The BLM is currently drafting a new Resource Management Plan for the entire Big Horn Basin — a process that will take several years. The plan will guide nearly every aspect of the Basin's 3.2 million acres of federal land over the next 15 to …
Oppose wilderness designationsProtecting a Western way of life is one of the main priorities of the Big Horn Basin's County Commissions over the coming years.“There is concern our Western culture is being destroyed or detrimentally changed,” they said, as part of 22 pages of remarks on government land use.The Park, Big Horn, Washakie and Hot Springs County Commissions submitted comments to the Bureau of Land Management on Monday, outlining their visions of how federal land should be managed in the future.
The BLM is currently drafting a new Resource Management Plan for the entire Big Horn Basin — a process that will take several years. The plan will guide nearly every aspect of the Basin's 3.2 million acres of federal land over the next 15 to 20 years.
As part of a scoping process designed to determine concerns and issues, the BLM sought public comments up until Nov. 24.
The four county commissions commented together in remarks compiled by Ecosystem Research Group (ERG) — a Missoula, Mont. environmental consulting firm.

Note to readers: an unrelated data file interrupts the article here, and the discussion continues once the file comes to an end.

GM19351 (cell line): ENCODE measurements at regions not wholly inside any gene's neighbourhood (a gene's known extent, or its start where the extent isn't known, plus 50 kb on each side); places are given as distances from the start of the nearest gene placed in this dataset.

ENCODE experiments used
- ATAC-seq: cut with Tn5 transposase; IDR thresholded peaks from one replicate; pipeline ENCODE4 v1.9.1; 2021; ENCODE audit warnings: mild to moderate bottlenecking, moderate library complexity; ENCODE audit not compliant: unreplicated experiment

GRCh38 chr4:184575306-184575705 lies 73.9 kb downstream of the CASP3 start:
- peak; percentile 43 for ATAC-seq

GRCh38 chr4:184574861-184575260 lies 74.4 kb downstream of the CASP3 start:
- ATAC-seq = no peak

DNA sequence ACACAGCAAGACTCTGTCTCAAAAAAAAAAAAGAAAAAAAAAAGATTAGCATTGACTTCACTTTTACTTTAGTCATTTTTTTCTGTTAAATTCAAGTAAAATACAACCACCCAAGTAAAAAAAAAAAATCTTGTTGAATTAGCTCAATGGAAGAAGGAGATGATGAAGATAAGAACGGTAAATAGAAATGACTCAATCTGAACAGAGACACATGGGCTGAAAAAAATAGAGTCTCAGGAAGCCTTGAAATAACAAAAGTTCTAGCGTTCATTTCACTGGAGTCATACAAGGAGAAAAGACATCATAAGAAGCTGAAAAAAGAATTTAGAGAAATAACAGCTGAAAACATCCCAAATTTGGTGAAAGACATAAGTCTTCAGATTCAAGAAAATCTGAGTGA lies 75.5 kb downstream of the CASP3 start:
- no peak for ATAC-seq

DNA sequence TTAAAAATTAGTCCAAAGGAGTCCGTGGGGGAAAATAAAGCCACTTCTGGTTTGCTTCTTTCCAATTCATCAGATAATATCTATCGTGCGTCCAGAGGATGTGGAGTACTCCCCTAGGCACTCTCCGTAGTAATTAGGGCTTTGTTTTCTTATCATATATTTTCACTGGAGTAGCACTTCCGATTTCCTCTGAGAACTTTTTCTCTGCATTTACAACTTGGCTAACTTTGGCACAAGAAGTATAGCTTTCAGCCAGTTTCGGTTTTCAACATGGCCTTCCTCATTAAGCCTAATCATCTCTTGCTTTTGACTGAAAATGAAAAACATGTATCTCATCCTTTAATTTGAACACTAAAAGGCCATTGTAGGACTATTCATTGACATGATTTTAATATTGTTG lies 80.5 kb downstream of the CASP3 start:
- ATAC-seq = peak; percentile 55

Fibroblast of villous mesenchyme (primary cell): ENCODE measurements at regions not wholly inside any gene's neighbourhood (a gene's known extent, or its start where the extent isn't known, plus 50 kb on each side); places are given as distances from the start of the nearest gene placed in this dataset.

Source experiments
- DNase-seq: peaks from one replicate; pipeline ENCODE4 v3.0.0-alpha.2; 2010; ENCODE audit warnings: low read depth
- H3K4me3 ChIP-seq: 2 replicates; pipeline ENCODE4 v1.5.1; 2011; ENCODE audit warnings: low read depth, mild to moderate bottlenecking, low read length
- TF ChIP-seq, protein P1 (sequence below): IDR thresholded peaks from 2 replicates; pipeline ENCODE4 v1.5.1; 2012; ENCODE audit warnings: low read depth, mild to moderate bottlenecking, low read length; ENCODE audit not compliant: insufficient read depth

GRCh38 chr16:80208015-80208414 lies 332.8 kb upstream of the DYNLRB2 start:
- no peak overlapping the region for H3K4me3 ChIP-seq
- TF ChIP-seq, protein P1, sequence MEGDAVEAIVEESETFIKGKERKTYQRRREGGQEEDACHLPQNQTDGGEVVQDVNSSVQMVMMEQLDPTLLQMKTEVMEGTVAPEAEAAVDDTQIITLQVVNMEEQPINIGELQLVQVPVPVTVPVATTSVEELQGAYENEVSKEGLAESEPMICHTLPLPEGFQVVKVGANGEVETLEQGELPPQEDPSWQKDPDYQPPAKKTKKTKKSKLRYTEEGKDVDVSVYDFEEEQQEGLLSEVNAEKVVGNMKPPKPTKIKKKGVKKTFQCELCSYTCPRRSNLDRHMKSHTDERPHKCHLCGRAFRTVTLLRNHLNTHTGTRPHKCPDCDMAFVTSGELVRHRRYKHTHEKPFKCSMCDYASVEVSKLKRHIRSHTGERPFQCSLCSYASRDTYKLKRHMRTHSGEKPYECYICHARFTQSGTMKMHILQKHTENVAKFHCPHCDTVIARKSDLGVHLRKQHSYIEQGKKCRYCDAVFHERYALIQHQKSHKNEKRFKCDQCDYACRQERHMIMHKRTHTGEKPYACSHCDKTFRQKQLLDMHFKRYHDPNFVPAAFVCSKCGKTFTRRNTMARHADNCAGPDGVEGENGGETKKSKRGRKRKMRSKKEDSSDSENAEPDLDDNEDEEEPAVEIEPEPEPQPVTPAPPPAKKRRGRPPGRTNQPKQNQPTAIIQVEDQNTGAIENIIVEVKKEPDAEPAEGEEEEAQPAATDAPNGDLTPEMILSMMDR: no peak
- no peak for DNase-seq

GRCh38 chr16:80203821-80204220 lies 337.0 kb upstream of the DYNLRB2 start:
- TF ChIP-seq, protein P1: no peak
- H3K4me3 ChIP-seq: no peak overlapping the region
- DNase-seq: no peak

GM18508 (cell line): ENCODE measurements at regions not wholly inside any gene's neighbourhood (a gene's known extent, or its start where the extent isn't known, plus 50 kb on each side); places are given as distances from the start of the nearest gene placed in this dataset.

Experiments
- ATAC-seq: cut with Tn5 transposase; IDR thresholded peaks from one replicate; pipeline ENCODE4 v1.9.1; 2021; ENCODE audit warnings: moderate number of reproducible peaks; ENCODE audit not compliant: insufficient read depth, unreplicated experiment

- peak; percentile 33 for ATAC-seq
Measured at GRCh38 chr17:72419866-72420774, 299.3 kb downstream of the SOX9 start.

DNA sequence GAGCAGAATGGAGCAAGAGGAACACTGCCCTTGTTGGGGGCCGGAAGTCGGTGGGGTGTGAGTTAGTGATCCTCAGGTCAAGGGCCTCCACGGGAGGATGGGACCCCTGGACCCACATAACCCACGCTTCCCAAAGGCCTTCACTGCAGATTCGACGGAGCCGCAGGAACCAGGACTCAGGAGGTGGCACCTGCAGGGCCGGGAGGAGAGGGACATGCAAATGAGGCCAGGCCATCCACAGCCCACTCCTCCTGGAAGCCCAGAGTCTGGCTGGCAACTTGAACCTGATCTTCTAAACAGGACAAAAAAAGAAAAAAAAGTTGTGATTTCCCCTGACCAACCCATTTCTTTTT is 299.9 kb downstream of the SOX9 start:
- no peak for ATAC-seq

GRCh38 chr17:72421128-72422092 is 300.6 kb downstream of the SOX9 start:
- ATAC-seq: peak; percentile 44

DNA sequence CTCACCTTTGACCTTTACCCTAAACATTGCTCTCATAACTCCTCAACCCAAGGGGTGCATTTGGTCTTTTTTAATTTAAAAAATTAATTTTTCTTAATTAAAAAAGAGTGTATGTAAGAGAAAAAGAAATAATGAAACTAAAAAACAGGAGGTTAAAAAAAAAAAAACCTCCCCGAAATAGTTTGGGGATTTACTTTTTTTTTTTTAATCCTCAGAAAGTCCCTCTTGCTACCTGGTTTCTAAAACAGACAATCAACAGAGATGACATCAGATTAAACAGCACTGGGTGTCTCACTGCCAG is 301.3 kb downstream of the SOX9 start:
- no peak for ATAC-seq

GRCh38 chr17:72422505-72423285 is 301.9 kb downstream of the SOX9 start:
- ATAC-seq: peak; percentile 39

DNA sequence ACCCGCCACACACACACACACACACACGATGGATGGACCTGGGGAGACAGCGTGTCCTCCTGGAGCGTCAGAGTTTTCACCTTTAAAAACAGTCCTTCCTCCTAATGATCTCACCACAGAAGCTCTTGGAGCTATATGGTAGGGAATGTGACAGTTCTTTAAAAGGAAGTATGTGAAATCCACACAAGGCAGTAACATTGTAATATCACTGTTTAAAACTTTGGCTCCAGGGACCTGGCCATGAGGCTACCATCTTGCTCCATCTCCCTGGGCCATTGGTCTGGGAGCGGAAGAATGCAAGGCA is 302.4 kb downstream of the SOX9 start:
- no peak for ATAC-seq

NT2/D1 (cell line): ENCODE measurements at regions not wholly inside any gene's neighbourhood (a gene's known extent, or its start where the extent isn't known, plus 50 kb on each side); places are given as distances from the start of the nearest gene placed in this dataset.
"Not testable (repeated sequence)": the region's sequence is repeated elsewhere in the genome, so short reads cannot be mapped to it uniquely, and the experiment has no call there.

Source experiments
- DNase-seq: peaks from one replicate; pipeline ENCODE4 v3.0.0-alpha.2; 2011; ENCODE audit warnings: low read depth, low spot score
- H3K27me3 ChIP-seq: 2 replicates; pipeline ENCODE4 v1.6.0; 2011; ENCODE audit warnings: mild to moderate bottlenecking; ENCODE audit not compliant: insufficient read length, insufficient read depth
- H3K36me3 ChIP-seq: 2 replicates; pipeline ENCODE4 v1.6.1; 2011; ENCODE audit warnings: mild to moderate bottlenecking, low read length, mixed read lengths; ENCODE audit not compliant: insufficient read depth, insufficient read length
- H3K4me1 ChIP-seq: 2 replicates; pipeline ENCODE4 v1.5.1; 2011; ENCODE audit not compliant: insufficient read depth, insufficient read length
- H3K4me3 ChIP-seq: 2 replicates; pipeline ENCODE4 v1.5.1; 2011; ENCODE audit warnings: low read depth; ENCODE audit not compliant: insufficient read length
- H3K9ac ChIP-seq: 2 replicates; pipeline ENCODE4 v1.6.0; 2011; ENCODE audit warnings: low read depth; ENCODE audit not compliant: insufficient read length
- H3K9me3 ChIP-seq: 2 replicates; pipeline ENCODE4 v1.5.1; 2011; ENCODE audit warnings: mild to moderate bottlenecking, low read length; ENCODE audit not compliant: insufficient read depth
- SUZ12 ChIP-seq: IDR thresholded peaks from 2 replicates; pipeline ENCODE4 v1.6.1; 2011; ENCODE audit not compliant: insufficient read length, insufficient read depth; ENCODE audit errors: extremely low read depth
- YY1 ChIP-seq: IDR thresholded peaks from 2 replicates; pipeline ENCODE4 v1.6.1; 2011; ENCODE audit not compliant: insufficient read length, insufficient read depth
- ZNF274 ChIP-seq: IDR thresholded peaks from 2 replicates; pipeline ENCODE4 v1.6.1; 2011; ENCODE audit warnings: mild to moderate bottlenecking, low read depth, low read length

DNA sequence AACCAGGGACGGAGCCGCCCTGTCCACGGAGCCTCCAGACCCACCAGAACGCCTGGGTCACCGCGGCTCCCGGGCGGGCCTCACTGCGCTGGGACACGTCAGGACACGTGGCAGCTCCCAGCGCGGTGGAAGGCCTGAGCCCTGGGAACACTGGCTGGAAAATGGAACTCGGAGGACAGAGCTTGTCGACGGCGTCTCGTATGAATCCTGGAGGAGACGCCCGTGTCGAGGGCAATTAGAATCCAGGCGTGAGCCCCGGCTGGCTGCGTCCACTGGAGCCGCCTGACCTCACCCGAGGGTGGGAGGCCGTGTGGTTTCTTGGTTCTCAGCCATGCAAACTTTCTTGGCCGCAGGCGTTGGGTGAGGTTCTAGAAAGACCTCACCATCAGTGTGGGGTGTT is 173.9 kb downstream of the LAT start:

The Park County Commissioners listed grazing as their highest-priority issue, and the collective comments emphasize its importance in the Basin.
If grazing is reduced, “the highest value of these lands ... is to sell to developers and ‘hobby' ranchers,” they wrote. “With large ranches being subdivided into smaller tracts, many unintended consequences emerge. Our wildlife corridors and habitat are forever altered. We are witnessing urban sprawl creeping into these special places, and our landscapes and viewsheds are being chewed up by housing, roads, and rural businesses at alarming rates.”
By protecting ranches, the commissioners contend, open spaces will be protected.
“Ranchers and farmers can be great stewards of the land,” they said. “The benefits of keeping working landscapes from being subdivided and developed should be considered in the (plan).”
If the commissions have their way, none of the Basin's lands will be designated as wilderness. Wilderness areas are typically remote, untouched by development and largely roadless. A wilderness designation — which can only be made by Congress — usually bans all motorized travel from the area.
“Millions of acres in the west are designated as wilderness. We oppose designating any of the lands within the (planning area) as wilderness,” they wrote.
Currently, the BLM is studying 12 areas as potential wilderness sites. Restrictions are placed on those Wilderness Study Areas to keep them as potential wilderness candidates. The commissions ask that the study areas be returned to general management.
The county officials also lay out their support for oil and gas development in the comments, while calling for an increased emphasis on site reclamation.